Christmas trees don’t just have to be for indoors, you can use them to decorate your driveways and front doors too! Here are a few suggestions for choosing your tree, and some of the best outdoor-proof decorations.
What kind of tree should you decorate?
There is no better opportunity to use a pot-grown Christmas tree than in your outdoor light display.
These trees have been carefully grown in pots so they can carry on living once you bring them home with you. Many choose to bring their pot-grown trees indoors as their main Christmas tree, leaving them outdoors until the last minute. They can then be taken back out as soon as the festivities are over. However, there is no place better for a living tree than the great outdoors.
You can choose to keep your potted Christmas tree inside its pot, adding a decorative pot cover for some colour. Or, if you would prefer and have the space, you could even plant it out into your front garden to remain as part of your display every year.
If you choose to keep it potted long-term, then you need to remove it from the pot cover, and climate bag. Then re-pot it into a container at least twice the size of its original container (minimum of 15 litres). You can either leave it in its grow pot or remove it. But do so carefully so you don’t disturb the root ball.
You don’t necessarily have to decorate a ‘Christmas tree’ though. You may already have established trees, evergreen or deciduous, that you can decorate too.
How to light your outdoor tree
The first essential you need for your lights is that they are outdoor-safe lights. You want to make sure your display will last as long as possible, so having lights that will survive the elements is essential.
There are a few different ways you can wrap your tree in lights. This can depend on the tree, how much time you have, and the desired effect.
If you’re short on time but still want your tree to look impactful, you could choose which tree side will be outward facing. Then, all you need to do is zigzag your lights horizontally up the tree. You will end up with more lights on the side you want to show off and use up way less time.
For a similar effect, and slightly more time, you can do the classic horizontal wrap all the way around.
You could also wrap your tree by doing vertical zigzags. This may have a slightly different effect, and you may choose to leave gaps between each line of lights for a noticeable striped effect. This might be particularly helpful if you want to use different colours for alternate strands. Or if you have a couple of shorter-length sets and want to make sure they line up more tidily.
Wrapping your tree's branches
The most time-consuming but potentially rewarding method to lighting your tree is to wrap the lights around the tree, one branch at a time. This method is wonderful for hiding the wires and making the tree look more naturally lit. You do this by starting at the bottom of the tree, then working from the tip of each branch, wrapping backwards. This is also a great method if you’re wrapping a deciduous tree with no leaves on it. You can wrap the exposed branches, brightening up the garden display.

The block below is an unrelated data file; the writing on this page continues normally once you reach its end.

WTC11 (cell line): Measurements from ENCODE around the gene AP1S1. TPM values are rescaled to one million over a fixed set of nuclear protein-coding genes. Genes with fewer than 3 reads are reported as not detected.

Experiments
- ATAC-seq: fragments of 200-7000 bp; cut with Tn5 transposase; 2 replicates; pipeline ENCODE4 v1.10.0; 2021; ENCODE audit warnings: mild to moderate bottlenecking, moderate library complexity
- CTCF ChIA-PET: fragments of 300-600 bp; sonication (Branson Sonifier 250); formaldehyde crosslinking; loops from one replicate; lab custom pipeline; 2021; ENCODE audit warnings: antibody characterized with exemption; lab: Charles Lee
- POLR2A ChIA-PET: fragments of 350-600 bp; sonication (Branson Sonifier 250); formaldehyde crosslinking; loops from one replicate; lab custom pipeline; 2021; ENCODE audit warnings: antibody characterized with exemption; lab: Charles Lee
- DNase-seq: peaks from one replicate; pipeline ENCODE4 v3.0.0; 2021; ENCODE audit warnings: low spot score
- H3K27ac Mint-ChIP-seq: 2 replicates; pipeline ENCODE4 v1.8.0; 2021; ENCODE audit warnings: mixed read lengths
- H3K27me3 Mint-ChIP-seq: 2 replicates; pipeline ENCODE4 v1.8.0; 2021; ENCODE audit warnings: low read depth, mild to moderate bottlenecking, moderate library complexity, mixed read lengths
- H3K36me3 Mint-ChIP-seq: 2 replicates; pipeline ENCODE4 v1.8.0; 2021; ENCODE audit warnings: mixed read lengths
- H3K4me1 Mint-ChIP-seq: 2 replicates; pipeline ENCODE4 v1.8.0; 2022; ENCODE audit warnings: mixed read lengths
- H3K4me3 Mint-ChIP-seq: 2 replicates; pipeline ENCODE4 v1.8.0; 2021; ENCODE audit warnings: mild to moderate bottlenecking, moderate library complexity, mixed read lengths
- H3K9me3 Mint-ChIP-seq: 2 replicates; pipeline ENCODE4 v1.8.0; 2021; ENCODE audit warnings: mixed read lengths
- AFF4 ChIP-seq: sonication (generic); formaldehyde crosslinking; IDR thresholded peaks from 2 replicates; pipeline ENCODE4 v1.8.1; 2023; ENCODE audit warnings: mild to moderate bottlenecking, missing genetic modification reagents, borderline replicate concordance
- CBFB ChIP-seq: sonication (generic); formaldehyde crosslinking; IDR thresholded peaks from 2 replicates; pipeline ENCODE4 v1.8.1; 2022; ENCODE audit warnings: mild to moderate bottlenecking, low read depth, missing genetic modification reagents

Colour-wise, you can go with a classic cool or warm white for a timeless look. However, you could go all out and try a retro, colourful look by using colourful lights. This will help your display to stand out and cheer up your display viewers. You may also choose to match up your light colours with the rest of your display colour scheme, if you have one.
How best to decorate your outdoor tree
You may decide that lights are effective enough for your tree, but adding some decorations is a fun way to add festivity. Also, they can provide some visual appeal during daylight as well as at night.
One of the essentials you should look out for is shatterproof decorations. It is one chore to get broken baubles tidied up indoors. It is a whole other task outside, especially in the dark. You may not be able to avoid the occasional broken bauble. However, buying decorations that will break into large pieces is safer and easier to tidy up.
Plastic decorations are future-proof. Plus, they are more affordable to replace in the case of breakage, tarnish, or fading.
Make a family activity out of decorating the tree, by encouraging everyone to make some weather-proof decorations. Perhaps even make a tradition out of doing this every year. This naturally replaces any that have been weather-worn from previous years and adds to your collection.
A slightly pricier but effective and long-lasting outdoor ornament choice is to buy some metal ornaments. You could choose brass, copper, or galvanised steel which has been treated so that it doesn’t rust. If you’re worried about rusting, you can treat them to protect them. However, if they did rust, you could make a lovely effect out of it with the rich colours it offers.
With these tips, your small space can be filled with magic and you’ll be set to celebrate Christmas without compromising on space.
What are some of your hints and tips for decorating small spaces at Christmas?